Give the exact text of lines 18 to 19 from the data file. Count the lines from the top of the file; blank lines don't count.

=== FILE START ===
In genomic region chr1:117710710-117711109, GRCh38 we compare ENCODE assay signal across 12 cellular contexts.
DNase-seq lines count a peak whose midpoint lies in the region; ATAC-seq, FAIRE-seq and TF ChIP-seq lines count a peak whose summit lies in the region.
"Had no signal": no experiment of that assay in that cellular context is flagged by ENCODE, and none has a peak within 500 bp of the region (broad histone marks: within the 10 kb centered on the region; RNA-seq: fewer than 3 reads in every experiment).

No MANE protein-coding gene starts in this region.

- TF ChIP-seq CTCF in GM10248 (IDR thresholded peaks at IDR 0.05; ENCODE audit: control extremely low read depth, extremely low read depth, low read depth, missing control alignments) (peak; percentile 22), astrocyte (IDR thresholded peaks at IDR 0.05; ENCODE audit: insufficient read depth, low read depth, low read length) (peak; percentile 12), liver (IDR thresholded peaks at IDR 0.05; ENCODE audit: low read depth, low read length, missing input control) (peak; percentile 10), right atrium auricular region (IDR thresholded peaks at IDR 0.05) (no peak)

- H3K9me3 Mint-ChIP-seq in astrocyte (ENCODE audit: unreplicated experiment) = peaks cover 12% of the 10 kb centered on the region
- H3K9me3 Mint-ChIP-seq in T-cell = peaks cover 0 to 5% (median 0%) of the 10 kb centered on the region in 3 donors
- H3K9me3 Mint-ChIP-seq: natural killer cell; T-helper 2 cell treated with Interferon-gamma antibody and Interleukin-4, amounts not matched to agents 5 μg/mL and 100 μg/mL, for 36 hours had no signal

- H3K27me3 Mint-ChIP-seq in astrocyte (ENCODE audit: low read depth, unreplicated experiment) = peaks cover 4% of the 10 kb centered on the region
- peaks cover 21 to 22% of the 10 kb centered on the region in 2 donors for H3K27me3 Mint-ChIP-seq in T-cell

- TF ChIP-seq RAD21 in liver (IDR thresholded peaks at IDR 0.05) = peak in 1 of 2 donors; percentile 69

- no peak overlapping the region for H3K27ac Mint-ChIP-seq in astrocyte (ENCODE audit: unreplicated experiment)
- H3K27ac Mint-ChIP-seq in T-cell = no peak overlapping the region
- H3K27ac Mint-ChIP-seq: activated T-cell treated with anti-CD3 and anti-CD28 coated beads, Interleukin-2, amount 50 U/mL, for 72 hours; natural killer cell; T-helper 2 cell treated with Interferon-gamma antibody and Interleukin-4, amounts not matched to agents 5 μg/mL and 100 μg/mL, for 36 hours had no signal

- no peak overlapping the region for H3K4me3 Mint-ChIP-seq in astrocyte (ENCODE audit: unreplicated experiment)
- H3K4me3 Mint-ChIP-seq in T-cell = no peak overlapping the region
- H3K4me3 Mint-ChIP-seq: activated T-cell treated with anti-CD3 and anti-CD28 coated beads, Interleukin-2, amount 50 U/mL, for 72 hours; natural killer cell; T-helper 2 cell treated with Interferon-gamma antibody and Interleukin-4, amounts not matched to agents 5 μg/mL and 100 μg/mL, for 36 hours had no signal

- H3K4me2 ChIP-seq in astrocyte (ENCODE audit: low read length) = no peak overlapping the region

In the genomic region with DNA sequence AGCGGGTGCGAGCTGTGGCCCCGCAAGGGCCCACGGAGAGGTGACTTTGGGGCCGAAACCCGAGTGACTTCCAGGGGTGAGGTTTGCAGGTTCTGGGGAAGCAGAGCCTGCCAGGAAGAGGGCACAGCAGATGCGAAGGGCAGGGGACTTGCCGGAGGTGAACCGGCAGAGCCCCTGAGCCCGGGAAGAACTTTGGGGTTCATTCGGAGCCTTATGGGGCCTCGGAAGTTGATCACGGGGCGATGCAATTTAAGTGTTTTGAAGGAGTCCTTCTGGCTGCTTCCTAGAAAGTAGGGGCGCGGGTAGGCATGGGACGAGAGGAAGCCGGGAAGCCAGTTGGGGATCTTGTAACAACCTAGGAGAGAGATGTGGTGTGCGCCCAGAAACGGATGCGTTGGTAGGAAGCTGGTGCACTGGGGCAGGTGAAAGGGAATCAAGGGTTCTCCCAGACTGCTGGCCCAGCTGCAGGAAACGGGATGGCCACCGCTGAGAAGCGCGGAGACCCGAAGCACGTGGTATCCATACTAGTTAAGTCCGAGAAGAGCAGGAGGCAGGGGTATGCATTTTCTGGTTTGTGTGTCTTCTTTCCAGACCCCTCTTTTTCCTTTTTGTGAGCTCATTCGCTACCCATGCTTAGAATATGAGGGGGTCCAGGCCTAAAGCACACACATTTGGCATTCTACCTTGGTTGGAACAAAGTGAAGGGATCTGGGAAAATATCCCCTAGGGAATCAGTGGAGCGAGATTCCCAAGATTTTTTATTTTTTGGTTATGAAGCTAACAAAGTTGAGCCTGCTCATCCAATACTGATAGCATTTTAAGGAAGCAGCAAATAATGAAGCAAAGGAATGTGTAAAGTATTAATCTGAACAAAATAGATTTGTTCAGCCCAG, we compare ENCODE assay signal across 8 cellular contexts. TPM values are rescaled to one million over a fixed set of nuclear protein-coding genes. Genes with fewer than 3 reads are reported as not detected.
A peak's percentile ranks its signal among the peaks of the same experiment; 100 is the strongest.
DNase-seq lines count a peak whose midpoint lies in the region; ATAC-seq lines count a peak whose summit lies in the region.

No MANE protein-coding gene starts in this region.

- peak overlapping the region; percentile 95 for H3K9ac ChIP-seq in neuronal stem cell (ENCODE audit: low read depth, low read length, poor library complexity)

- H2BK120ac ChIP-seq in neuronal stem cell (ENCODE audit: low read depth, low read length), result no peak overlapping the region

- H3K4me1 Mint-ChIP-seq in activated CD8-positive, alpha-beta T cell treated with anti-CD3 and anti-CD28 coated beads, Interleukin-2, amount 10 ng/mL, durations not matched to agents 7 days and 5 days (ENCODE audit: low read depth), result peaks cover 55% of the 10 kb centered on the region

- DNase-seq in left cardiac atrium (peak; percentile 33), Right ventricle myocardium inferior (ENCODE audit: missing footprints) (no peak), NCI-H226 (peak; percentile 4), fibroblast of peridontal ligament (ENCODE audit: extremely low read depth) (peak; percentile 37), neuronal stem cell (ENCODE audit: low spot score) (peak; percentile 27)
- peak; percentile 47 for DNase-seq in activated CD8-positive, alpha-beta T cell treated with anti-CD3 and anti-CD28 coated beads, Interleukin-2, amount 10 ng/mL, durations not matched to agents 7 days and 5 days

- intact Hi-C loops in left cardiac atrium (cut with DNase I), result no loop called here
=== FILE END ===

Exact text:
- H3K4me2 ChIP-seq in astrocyte (ENCODE audit: low read length) = no peak overlapping the region

In the genomic region with DNA sequence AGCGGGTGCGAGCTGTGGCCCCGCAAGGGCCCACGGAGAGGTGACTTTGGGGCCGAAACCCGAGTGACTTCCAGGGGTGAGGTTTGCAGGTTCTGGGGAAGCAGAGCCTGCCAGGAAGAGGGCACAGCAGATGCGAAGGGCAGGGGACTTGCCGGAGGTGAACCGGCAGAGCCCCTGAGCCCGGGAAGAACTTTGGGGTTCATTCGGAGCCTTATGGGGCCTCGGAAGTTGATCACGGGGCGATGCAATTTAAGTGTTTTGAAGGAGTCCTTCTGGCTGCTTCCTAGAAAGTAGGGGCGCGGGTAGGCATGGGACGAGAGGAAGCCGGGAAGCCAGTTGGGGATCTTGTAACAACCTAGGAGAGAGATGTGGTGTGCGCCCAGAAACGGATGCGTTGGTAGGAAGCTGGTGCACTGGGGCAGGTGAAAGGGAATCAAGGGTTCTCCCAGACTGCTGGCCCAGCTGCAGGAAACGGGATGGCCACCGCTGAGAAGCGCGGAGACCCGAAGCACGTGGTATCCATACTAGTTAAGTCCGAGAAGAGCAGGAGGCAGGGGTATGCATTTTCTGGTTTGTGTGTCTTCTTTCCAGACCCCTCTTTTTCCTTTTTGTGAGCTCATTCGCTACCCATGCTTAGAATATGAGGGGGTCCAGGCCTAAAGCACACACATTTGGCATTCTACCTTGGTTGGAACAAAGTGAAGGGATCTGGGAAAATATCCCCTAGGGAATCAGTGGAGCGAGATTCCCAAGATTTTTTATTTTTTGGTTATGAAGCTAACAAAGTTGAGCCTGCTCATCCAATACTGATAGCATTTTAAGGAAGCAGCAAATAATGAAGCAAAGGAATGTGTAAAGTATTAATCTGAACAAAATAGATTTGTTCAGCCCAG, we compare ENCODE assay signal across 8 cellular contexts. TPM values are rescaled to one million over a fixed set of nuclear protein-coding genes. Genes with fewer than 3 reads are reported as not detected.